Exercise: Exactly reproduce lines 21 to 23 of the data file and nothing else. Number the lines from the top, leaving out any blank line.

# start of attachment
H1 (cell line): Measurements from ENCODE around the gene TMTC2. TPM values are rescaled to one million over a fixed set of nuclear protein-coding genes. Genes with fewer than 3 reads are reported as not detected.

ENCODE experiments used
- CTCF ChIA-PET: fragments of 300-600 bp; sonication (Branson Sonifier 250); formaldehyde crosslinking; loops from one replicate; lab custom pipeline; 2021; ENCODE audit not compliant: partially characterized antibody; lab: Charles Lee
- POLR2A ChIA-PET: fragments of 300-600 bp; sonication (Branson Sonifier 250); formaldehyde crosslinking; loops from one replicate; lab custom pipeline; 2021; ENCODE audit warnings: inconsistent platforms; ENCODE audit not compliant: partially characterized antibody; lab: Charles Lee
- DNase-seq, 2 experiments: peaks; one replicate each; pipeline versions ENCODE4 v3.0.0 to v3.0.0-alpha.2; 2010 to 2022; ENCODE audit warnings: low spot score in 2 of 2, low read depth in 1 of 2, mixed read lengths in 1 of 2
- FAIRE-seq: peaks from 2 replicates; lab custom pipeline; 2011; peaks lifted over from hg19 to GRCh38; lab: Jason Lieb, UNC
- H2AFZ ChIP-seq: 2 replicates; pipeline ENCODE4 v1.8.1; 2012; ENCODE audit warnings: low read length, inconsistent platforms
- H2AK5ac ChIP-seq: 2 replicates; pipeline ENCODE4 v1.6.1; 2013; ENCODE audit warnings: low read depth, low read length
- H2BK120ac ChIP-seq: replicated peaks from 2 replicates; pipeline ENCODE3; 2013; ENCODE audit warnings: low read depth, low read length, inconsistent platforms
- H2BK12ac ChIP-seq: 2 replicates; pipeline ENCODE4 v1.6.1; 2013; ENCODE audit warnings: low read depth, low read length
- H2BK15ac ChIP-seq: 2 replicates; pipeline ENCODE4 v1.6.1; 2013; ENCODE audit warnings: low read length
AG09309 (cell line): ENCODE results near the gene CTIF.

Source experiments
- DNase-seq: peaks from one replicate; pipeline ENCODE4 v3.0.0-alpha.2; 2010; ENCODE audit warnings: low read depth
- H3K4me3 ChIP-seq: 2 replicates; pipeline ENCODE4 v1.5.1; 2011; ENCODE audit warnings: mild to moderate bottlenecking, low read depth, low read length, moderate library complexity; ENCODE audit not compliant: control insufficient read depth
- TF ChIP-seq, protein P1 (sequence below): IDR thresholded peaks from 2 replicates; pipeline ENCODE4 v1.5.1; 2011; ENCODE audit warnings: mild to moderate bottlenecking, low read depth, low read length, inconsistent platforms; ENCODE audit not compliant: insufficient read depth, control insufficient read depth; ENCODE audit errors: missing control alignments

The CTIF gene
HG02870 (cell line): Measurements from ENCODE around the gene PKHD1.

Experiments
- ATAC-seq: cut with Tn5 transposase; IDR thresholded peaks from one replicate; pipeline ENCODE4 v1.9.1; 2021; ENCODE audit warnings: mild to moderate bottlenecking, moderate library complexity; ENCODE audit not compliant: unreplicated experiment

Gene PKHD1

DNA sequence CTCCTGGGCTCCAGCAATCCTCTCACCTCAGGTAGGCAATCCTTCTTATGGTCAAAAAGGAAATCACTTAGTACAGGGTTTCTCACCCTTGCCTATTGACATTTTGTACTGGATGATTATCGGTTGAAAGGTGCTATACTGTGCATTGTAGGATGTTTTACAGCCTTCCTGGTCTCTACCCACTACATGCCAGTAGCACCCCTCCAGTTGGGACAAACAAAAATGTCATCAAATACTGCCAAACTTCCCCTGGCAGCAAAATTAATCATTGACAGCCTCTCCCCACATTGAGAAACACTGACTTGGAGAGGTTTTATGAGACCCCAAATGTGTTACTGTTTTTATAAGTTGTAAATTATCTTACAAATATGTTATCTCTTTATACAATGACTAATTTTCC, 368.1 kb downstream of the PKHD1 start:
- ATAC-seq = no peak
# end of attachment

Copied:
Gene PKHD1

DNA sequence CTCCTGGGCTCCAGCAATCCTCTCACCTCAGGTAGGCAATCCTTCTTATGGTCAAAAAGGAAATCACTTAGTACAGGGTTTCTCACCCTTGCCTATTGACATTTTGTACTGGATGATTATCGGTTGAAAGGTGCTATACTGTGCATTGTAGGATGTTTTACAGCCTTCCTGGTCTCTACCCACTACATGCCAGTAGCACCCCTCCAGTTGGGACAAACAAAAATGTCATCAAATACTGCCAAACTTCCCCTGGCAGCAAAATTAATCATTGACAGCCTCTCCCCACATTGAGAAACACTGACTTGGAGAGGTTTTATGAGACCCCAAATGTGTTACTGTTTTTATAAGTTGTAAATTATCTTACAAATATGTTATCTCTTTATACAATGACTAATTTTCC, 368.1 kb downstream of the PKHD1 start:
- ATAC-seq = no peak